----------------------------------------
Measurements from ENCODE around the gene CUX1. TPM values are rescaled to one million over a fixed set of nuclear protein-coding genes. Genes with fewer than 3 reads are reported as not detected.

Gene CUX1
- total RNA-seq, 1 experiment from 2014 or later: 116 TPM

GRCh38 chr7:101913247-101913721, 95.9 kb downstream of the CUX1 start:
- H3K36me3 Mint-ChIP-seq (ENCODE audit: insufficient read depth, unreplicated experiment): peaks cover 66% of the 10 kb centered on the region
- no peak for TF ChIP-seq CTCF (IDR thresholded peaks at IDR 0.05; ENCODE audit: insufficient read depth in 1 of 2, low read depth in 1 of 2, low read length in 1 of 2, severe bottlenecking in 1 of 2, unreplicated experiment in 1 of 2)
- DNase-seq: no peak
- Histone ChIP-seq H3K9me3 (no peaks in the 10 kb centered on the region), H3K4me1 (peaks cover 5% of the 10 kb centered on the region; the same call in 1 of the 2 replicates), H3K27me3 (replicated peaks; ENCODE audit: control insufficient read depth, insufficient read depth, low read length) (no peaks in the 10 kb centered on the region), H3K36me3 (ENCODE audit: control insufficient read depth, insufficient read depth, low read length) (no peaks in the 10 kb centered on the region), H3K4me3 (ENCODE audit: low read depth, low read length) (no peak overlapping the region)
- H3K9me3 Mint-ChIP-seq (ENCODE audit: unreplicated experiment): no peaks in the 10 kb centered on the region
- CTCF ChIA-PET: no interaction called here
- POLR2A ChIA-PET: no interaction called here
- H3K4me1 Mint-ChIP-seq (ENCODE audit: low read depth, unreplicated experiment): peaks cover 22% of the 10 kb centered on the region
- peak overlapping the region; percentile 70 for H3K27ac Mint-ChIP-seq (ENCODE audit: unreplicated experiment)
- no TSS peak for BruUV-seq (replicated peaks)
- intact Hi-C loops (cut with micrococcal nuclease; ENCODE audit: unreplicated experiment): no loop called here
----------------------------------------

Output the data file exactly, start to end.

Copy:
Measurements from ENCODE around the gene CUX1. TPM values are rescaled to one million over a fixed set of nuclear protein-coding genes. Genes with fewer than 3 reads are reported as not detected.

Gene CUX1
- total RNA-seq, 1 experiment from 2014 or later: 116 TPM

GRCh38 chr7:101913247-101913721, 95.9 kb downstream of the CUX1 start:
- H3K36me3 Mint-ChIP-seq (ENCODE audit: insufficient read depth, unreplicated experiment): peaks cover 66% of the 10 kb centered on the region
- no peak for TF ChIP-seq CTCF (IDR thresholded peaks at IDR 0.05; ENCODE audit: insufficient read depth in 1 of 2, low read depth in 1 of 2, low read length in 1 of 2, severe bottlenecking in 1 of 2, unreplicated experiment in 1 of 2)
- DNase-seq: no peak
- Histone ChIP-seq H3K9me3 (no peaks in the 10 kb centered on the region), H3K4me1 (peaks cover 5% of the 10 kb centered on the region; the same call in 1 of the 2 replicates), H3K27me3 (replicated peaks; ENCODE audit: control insufficient read depth, insufficient read depth, low read length) (no peaks in the 10 kb centered on the region), H3K36me3 (ENCODE audit: control insufficient read depth, insufficient read depth, low read length) (no peaks in the 10 kb centered on the region), H3K4me3 (ENCODE audit: low read depth, low read length) (no peak overlapping the region)
- H3K9me3 Mint-ChIP-seq (ENCODE audit: unreplicated experiment): no peaks in the 10 kb centered on the region
- CTCF ChIA-PET: no interaction called here
- POLR2A ChIA-PET: no interaction called here
- H3K4me1 Mint-ChIP-seq (ENCODE audit: low read depth, unreplicated experiment): peaks cover 22% of the 10 kb centered on the region
- peak overlapping the region; percentile 70 for H3K27ac Mint-ChIP-seq (ENCODE audit: unreplicated experiment)
- no TSS peak for BruUV-seq (replicated peaks)
- intact Hi-C loops (cut with micrococcal nuclease; ENCODE audit: unreplicated experiment): no loop called here